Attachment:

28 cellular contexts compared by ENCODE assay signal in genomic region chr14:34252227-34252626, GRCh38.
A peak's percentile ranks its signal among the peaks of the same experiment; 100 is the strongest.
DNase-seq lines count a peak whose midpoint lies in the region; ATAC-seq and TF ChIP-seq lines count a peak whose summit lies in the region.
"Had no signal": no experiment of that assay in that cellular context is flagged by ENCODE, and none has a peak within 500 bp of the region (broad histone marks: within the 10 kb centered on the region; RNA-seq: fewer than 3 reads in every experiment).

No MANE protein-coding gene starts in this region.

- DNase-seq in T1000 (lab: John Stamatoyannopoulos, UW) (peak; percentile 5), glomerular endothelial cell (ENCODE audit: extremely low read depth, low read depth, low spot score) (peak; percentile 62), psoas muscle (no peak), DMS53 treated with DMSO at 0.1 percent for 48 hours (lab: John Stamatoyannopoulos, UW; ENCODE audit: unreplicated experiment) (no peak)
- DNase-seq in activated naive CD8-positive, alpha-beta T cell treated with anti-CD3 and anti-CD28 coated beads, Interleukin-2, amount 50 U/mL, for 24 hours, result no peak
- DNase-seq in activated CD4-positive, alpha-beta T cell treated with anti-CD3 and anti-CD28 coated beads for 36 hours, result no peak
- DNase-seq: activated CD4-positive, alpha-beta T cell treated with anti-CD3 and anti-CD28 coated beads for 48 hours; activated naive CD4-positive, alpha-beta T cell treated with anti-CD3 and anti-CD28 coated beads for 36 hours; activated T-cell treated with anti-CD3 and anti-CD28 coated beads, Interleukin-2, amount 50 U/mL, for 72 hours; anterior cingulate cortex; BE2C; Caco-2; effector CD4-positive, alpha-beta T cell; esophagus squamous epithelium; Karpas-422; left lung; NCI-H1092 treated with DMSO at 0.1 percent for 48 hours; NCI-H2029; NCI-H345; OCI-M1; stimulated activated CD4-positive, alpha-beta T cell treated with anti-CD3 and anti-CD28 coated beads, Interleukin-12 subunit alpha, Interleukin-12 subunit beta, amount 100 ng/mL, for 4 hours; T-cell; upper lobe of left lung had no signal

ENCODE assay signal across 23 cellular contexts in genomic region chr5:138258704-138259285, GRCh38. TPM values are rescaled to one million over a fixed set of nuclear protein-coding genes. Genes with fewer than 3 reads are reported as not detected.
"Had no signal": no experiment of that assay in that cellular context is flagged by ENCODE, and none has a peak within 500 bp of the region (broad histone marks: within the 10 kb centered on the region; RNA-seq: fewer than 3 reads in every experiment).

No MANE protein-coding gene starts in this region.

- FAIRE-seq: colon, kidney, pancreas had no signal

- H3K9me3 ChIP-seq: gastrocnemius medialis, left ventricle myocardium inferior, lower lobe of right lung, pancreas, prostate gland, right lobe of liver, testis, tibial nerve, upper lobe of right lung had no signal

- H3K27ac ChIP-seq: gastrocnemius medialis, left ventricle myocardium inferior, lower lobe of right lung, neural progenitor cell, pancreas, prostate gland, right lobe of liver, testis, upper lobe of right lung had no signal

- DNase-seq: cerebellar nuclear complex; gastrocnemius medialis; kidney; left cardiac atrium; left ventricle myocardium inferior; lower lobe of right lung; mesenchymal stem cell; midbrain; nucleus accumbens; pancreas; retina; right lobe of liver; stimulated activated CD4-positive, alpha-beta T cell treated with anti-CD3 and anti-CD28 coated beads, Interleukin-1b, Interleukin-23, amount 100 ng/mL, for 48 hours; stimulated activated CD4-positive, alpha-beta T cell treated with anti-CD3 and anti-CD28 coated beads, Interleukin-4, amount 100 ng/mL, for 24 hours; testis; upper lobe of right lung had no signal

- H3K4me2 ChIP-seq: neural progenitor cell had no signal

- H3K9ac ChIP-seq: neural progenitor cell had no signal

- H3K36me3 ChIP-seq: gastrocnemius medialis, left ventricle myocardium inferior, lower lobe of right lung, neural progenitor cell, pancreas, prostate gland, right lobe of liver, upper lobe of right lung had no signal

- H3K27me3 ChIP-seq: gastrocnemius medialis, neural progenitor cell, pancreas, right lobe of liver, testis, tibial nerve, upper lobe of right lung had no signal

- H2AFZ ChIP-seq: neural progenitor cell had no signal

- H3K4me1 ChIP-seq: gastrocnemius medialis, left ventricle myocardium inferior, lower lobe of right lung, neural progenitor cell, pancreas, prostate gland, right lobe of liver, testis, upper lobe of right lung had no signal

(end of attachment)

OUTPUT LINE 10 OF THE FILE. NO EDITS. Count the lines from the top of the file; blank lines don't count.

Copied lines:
ENCODE assay signal across 23 cellular contexts in genomic region chr5:138258704-138259285, GRCh38. TPM values are rescaled to one million over a fixed set of nuclear protein-coding genes. Genes with fewer than 3 reads are reported as not detected.